Captivist founder Joyous Njoku combines business knowledge with eco-awareness for impact
Startup entrepreneur Joyous Njoku is combining activism and capitalism to create consumer awareness about the products we buy. She says, "Captivist is an app that will make caring easy. When you use it to scan or search a product you're interested in, you'll get an easy-to-read breakdown of its social, environmental, and health impact."
Njoku is a supply chain management major at the Texas Tech University Rawls College of Business. "I've always wanted to be a CEO since I was a kid," she says. Her experience as a student assistant during her freshman year nurtured her long-time passion for sustainability issues. She worked with the social justice advocates in the Student Housing Office. She says, "My advisor kept calling me an activist. In my head, that word called up images of angry yelling people. I'm not an activist at all, in that sense. I just chose to live a lifestyle that I don't feel guilty about because of the information I have and use."
The Texas Tech University junior says her eco-sustainability journey began in fifth grade in her hometown of Houston. "I had a science teacher who told us about the world-wide scarcity of clean water. She gave each of us a water-saving showerhead. I took mine home and installed it that same day. I was trying to save water for other people to use and to help the planet. Ever since then, I've tried to do the best research I could about my lifestyle and diet in order to be a responsibly conscientious consumer."
That process, she says, led her to become a vegan six years ago. She stresses, however, "With Captivist, I don't want to push any agenda or idea. I want to empower people with information that helps them when it comes to making decisions based on sustainability and wellness."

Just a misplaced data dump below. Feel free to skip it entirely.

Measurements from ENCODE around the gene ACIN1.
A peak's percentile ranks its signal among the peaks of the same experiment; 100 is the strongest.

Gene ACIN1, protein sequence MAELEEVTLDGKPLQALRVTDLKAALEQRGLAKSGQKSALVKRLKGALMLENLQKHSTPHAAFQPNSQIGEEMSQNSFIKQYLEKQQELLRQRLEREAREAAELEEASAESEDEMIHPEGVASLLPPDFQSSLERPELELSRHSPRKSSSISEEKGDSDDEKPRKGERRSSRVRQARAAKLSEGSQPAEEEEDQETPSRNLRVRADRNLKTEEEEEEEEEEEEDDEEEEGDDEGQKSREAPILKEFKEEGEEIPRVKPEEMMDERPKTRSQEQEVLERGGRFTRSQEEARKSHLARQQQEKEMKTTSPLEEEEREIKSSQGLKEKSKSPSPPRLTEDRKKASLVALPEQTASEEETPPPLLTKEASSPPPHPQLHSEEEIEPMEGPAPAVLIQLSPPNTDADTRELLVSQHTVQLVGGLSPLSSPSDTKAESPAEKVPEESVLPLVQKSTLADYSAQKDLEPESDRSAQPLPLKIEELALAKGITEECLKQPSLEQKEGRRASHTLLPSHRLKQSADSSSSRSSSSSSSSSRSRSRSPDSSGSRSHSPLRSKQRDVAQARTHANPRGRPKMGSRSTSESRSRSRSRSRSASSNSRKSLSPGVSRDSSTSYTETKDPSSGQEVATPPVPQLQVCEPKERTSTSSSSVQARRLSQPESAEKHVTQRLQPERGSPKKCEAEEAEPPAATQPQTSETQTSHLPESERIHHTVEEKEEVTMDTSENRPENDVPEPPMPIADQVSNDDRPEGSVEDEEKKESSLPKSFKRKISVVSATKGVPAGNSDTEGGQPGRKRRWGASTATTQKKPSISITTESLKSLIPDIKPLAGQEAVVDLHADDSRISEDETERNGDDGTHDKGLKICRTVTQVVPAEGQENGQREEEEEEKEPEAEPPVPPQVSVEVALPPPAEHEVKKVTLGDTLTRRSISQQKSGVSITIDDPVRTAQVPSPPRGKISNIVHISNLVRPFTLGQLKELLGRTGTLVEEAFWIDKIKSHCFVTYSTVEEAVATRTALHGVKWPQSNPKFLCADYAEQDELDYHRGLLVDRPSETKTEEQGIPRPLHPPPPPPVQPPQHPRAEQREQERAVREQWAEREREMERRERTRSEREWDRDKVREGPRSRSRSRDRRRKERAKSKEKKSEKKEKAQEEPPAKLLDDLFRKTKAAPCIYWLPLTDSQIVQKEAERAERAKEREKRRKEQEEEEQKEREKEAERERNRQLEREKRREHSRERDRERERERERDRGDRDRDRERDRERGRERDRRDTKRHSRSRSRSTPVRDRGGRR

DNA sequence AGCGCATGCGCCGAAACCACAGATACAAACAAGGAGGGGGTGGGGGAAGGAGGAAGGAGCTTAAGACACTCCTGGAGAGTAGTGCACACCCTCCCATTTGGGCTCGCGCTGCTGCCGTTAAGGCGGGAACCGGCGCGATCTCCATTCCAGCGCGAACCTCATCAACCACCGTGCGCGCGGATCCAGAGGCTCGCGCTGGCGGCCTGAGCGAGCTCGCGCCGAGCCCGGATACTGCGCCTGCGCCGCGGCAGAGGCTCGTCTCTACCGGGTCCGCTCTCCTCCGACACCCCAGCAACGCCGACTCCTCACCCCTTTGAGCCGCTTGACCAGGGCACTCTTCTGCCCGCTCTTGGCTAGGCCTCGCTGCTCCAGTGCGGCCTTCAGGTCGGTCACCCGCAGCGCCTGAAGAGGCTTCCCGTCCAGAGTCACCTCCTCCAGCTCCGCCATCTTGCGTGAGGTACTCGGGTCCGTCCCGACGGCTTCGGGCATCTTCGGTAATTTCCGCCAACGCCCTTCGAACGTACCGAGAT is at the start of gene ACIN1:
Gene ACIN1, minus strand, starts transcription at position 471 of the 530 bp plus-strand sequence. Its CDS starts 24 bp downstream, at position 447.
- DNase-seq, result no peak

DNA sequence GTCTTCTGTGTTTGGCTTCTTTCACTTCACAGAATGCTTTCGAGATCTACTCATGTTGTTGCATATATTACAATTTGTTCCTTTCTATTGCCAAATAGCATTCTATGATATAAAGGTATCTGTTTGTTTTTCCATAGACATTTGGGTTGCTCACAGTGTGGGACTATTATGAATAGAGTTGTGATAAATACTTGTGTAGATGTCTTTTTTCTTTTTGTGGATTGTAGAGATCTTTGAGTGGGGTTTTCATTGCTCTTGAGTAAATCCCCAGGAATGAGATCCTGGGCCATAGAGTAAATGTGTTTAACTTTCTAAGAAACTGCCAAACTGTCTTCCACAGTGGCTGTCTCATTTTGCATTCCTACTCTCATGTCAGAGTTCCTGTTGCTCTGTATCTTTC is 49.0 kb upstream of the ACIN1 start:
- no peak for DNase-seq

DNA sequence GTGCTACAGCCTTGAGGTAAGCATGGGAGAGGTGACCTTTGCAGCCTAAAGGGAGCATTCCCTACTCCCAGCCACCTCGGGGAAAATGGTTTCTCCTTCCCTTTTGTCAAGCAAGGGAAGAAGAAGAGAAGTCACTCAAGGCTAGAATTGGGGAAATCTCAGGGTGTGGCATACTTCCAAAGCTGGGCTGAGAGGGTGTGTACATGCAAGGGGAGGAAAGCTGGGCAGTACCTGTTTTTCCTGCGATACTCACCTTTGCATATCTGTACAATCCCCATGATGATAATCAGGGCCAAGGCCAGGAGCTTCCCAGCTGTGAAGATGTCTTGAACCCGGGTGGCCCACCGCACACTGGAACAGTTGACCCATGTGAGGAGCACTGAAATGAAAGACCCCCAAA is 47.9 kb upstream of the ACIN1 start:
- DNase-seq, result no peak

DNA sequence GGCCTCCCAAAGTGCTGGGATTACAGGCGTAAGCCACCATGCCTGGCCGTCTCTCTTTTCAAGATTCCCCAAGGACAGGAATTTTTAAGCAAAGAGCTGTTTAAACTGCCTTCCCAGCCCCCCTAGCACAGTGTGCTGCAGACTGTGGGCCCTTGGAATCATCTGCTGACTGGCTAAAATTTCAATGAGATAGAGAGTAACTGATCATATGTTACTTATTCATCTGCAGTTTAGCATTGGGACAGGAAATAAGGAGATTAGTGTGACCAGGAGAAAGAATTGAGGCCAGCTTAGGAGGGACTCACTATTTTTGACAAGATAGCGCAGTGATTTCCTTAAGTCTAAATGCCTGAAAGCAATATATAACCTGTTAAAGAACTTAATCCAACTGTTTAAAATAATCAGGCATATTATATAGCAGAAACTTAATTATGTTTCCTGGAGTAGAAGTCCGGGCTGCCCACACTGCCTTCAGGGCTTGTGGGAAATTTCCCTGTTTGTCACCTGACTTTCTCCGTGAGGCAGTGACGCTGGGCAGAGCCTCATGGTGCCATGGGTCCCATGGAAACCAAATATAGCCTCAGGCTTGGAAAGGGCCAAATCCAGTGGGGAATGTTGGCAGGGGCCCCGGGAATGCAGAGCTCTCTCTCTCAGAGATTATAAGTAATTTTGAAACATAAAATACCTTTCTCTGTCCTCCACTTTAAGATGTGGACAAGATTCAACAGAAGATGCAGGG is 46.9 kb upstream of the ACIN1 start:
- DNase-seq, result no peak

Njoku adds, "In the beginning, I didn't realize that I was doing a lot of negative things to the planet, my body, and other people. I'm much more aware now of my impact and how much value and power I have as a consumer. Through Captivist, I want to show that businesses can be a platform of good and of change and still make a profit."
Competitions encouraging innovation
Njoku first brought her app idea to the Texas Tech Innovation Hub through the Red Raider Startup program in October. "I found out about Red Raider Startup from an announcement on Tech Connect. I pitched Captivist there, and the participants chose to workshop it along with several other ideas. Right after my final pitch, a Hub mentor offered to connect me with other people who would be interested in my idea. Some participants also reached out saying they wanted to do anything they could to help Captivist."
Participating in the Innovation Hub's iLaunch Competition was Njoku's next, and perhaps biggest, step. "On the semi-finalist round pitch day, I had so much anxiety that I had to sit down and do deep breathing. It was my first time being alone as an adult in a huge competition. I didn't have my family to come home to. After I was chosen as a finalist, I was more confident and relaxed. Everybody in the program and at the Hub was extremely supportive. It felt like being part of a class united by a spirit of togetherness rather than being among rival competitors. I felt honored to be there with teams that are solving big problems in the world. It was a really good experience."
Since then, Njoku has gathered a team of marketing, coding, and finance students to help further develop and launch Captivist. Earlier this month, the startup was selected as one 16 finalists competing for acceptance into the Innovation Hub's 2020 Texas Tech Accelerator program.
"Competition is something that is a driving force for innovation," Njoku says. "I don't think I would be this far along with Captivist if I hadn't been involved with the Hub. The hands-on programs, competitions, deadlines, and accountability have been a real kick start for me. There's a bunch of people now as invested in Captivist as I am."
Hustle with impact
That helps fuel Njoku's hustle. "I like the quote, 'Whether you think you can or think you can't, you're right.' Hustle is about doing everything you can to make IT happen. You can't have any excuses or let any external things stop you because there are always options; there's always a way," she says. "My hustle is geared toward the positive impact that comes from empowering people to live the best lives they can live through the best knowledge they can have."